Needed: 5 Gigatonnes of Further Reductions

Posted on 09 December 2010 by admin

Civil society is calling on governments to act decisively. Credit: Davison Makanga/IPS

By Mantoe Phakathi

CANCÚN, Dec 9, 2010 (IPS/TerraViva) – A reminder of the weakness of the status quo as climate talks in Mexico build towards  their conclusion: even if all parties were to honour the pledges made in the Copenhagen Accord, emissions reductions would fall badly short of what is needed to avert catastrophic global warming.

A United Nations Environment Programme (UNEP) report assessing the voluntary commitments made as agreement on a legally-binding treaty failed in Denmark last year shows the world is not yet on the path towards the necessary reductions.

UNEP’s report, titled The Emissions Gap, was put together by 30 scientists from 25 countries. It states that by 2020 global emissions should be around 44 gigatonnes of carbon dioxide equivalent gases to have a good chance of limiting an average temperature rise to under two degrees Celsius by 2050.

“This report uses the Copenhagen Accord as a benchmark to assess progress from the pledges made 12 months ago,” said UNEP under-secretary general executive director Achim Steiner.

“If all the pledges made in Copenhagen are met in full, including the financing pledges, emissions might hit 49 gigatonnes leaving a gap of five gigatonnes of carbon-dioxide equivalent that needs to be filled by greater action,” he said.

“The report qualifies and quantifies gaps in the mitigation of climate change,” said Juan Rafael Elvira, the Mexican secretary for Environment and Natural Resources.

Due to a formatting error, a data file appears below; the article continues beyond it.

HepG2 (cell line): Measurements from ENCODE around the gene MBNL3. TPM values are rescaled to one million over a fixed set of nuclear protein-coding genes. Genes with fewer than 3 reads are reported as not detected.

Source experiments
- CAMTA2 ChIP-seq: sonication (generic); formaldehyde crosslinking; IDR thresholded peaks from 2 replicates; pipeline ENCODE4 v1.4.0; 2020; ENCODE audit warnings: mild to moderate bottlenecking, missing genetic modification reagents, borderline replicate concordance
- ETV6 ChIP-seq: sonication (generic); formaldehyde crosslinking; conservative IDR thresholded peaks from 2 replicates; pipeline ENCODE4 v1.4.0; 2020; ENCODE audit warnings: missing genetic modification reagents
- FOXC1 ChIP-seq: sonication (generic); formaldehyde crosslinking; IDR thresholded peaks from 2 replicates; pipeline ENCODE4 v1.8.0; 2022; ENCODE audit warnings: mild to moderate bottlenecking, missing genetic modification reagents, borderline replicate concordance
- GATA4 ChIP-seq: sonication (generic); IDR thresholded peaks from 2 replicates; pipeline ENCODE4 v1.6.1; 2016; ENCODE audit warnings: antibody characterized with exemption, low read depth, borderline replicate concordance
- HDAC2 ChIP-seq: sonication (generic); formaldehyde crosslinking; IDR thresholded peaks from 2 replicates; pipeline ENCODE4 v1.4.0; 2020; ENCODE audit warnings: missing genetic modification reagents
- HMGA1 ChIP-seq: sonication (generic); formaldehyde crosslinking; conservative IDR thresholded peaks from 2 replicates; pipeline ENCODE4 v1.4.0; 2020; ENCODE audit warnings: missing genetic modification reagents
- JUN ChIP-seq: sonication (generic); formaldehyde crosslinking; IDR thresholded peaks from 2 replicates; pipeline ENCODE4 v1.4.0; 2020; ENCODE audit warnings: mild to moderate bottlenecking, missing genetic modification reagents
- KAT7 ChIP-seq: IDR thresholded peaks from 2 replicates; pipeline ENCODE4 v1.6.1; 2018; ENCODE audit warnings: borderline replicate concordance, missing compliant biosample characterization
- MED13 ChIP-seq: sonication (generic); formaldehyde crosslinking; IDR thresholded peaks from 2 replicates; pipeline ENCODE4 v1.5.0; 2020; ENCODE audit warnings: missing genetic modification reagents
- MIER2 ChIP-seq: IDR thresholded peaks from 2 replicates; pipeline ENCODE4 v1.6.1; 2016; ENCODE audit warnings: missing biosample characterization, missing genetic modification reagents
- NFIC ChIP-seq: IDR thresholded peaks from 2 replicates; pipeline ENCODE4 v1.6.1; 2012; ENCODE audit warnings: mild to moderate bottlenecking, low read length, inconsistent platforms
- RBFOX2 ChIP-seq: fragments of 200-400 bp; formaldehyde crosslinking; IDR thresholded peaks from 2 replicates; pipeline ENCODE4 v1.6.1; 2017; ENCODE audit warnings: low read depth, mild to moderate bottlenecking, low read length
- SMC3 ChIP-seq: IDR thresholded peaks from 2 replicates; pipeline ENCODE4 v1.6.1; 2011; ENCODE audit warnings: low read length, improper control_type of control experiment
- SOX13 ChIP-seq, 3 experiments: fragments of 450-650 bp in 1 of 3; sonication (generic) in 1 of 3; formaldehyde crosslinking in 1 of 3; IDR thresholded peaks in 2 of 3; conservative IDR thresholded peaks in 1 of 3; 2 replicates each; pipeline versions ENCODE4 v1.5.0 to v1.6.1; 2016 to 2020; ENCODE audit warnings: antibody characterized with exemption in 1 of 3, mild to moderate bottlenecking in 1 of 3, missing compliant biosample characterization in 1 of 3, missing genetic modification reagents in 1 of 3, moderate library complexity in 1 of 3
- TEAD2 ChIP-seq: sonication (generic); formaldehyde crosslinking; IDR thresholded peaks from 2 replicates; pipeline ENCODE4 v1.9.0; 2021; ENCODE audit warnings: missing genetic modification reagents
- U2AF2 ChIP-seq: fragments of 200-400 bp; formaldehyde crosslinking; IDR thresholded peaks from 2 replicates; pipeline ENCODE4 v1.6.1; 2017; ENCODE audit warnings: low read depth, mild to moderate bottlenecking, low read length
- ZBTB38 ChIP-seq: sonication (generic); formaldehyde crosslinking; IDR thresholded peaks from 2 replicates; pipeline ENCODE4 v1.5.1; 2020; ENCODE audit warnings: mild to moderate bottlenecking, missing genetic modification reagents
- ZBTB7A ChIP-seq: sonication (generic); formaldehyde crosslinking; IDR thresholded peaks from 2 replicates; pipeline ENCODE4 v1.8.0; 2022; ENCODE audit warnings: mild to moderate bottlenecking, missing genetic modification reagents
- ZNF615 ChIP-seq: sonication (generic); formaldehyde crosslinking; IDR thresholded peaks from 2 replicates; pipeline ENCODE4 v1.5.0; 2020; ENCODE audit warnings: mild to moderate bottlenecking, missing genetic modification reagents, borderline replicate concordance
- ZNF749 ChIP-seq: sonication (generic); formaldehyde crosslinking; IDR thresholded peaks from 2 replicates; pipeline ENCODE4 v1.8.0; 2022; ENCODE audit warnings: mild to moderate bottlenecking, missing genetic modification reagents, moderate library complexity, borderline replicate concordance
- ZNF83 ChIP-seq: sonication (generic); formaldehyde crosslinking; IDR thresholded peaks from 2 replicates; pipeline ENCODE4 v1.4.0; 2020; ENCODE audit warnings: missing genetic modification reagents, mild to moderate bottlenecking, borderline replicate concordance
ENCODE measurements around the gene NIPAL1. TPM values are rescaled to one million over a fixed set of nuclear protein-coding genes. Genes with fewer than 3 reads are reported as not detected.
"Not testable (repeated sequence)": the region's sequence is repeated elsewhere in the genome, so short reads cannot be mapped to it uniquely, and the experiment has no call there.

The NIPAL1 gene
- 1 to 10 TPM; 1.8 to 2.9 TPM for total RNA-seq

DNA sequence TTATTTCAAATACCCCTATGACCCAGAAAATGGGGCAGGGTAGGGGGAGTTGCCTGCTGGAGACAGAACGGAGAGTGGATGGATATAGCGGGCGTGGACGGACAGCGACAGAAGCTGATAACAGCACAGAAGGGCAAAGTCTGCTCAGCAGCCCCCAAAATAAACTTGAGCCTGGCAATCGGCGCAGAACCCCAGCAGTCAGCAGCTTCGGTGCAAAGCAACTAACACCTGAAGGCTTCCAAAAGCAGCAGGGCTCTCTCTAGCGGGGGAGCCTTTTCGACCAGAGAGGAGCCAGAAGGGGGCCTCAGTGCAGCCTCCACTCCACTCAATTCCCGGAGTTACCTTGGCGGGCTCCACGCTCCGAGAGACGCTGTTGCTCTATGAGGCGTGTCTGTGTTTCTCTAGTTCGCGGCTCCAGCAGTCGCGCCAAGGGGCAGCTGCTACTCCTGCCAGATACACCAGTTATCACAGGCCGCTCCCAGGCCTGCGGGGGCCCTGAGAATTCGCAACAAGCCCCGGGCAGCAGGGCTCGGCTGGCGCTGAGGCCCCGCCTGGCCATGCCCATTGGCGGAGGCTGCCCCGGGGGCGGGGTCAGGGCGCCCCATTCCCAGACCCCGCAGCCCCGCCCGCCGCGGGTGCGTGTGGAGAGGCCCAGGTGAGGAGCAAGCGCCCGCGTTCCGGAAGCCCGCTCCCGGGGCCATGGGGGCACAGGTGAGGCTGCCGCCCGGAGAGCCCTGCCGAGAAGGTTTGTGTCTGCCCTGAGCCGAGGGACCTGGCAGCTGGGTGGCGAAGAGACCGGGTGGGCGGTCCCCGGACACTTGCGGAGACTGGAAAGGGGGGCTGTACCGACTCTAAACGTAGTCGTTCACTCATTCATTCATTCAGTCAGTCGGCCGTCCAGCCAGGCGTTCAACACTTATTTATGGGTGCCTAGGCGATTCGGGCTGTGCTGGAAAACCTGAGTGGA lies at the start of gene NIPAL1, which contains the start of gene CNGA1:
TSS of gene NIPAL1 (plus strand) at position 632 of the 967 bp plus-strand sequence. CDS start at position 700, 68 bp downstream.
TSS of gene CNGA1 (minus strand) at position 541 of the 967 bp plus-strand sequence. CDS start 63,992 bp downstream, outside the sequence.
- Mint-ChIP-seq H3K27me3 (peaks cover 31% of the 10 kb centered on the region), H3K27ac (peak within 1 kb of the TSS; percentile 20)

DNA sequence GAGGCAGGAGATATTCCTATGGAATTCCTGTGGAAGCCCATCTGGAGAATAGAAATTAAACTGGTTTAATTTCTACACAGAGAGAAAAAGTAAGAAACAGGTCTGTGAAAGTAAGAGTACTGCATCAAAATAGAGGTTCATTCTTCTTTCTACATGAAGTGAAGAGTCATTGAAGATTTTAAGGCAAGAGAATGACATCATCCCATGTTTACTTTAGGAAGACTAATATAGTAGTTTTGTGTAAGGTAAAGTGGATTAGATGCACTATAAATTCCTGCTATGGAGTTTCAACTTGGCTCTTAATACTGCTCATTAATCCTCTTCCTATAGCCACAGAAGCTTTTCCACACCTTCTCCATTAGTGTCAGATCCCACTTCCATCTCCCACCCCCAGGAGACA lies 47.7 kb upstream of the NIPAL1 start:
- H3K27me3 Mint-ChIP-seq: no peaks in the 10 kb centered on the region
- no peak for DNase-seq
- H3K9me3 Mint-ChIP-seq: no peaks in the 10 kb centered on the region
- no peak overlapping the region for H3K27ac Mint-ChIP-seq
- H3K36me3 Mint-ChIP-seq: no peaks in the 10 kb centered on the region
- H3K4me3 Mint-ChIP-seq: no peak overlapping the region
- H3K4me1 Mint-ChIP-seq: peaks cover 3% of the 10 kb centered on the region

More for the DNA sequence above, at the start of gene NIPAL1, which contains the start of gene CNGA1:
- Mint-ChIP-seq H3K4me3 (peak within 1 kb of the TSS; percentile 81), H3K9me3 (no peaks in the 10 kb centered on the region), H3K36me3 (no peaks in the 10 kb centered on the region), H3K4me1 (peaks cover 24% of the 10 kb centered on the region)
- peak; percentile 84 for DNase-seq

The gap between current pledges and expected outcome in climate change terms again underlines the importance of regaining momentum towards an ambitious and legally-binding agreement within the United Nations Framework Convention on Climate Change process.

Even a two-degree rise is not considered an acceptable target. More than half of the parties to the UNFCCC, 100 countries, have called for efforts to set a target of 1.5-degree temperature rise, said Dessima Williams, the Ambassador for Climate Change from Grenada.

“The pledges made in Copenhagen fell short of expectations backed by scientific evidence that even with the 1.5 degree rises, the earth will still face devastating effects from climate change,” said Williams, whose native Grenada is amongst those calling for the more ambitious target.

“Cancún is not about lowering expectations. We need to come up with policies that will address the problem which is already causing havoc in developing countries,” said Williams.


Leave a Reply


Photos from our Flickr stream

The Caribbean's fishing industry provides direct employment for more than 120,000 people and indirect employment opportunities for thousands of others. Credit: Desmond Brown/IPSVillagers prepare to dig a deep well by hand in the drought-stricken village of Tunukkai in Sri Lanka's northern Mullaithivu District. Credit: Amantha Perera/IPSBill de BlasioAl Gore
Campaigner with Koch bros.Students at NYC Climate marchSave meIndigenous group at NYC Climate march

See all photos


With the support of